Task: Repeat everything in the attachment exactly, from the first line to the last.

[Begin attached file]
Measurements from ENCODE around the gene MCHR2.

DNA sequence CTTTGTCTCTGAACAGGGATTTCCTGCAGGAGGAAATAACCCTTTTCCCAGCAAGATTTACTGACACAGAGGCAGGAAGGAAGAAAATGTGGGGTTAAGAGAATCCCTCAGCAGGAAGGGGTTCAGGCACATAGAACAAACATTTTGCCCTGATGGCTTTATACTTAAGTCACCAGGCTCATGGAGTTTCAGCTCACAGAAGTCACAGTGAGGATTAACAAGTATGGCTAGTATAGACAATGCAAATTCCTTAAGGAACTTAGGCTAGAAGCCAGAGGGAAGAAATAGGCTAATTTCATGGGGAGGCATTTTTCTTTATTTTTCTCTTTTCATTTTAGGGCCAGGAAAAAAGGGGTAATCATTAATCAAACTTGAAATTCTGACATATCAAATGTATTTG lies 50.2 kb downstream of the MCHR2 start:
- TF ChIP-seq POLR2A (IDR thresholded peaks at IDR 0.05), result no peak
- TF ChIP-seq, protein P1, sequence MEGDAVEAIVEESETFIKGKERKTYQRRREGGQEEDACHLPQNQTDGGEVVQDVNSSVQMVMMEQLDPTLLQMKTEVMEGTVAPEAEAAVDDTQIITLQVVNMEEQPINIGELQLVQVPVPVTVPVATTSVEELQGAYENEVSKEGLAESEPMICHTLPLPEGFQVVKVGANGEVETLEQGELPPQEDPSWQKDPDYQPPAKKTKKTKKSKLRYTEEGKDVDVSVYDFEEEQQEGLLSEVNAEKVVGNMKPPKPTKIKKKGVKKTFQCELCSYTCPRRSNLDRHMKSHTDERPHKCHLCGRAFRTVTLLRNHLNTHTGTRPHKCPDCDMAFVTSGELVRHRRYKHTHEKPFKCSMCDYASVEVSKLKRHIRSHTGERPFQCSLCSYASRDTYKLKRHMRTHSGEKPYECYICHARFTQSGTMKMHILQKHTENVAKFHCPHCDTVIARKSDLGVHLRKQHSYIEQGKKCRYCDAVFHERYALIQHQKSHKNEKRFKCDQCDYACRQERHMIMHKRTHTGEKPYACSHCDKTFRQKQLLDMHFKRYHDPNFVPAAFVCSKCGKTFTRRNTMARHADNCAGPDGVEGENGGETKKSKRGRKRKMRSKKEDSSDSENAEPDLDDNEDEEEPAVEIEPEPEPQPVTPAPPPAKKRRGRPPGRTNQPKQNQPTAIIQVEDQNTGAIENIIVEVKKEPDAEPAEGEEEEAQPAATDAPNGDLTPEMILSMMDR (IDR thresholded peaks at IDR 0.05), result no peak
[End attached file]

Measurements from ENCODE around the gene MCHR2.

DNA sequence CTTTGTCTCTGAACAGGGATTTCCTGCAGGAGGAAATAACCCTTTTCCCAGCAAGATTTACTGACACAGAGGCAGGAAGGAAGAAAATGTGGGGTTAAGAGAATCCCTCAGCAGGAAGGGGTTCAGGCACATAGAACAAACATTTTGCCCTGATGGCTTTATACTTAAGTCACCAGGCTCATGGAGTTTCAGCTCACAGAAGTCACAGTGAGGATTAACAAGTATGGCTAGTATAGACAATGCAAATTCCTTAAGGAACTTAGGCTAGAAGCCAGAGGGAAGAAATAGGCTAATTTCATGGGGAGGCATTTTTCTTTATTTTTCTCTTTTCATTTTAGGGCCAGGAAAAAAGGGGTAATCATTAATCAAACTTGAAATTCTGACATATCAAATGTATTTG lies 50.2 kb downstream of the MCHR2 start:
- TF ChIP-seq POLR2A (IDR thresholded peaks at IDR 0.05), result no peak
- TF ChIP-seq, protein P1, sequence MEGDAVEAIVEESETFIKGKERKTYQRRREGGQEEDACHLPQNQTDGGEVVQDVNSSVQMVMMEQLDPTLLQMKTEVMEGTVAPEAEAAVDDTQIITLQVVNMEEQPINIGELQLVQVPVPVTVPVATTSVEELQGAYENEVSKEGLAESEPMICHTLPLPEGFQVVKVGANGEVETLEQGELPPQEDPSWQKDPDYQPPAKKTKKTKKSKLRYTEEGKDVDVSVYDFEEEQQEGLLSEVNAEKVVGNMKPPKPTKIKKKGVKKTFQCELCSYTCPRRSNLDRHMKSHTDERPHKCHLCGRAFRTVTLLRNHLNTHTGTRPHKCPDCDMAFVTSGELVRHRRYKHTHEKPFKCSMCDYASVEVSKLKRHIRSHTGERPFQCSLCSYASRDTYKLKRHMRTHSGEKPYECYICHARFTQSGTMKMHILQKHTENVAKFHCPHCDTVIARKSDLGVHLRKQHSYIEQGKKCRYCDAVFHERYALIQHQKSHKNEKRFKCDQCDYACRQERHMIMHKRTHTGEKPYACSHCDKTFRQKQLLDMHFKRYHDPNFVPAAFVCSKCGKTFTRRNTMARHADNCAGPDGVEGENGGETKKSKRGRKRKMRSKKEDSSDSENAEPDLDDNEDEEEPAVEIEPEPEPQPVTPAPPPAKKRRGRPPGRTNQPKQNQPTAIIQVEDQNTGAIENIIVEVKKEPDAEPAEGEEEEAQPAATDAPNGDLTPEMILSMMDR (IDR thresholded peaks at IDR 0.05), result no peak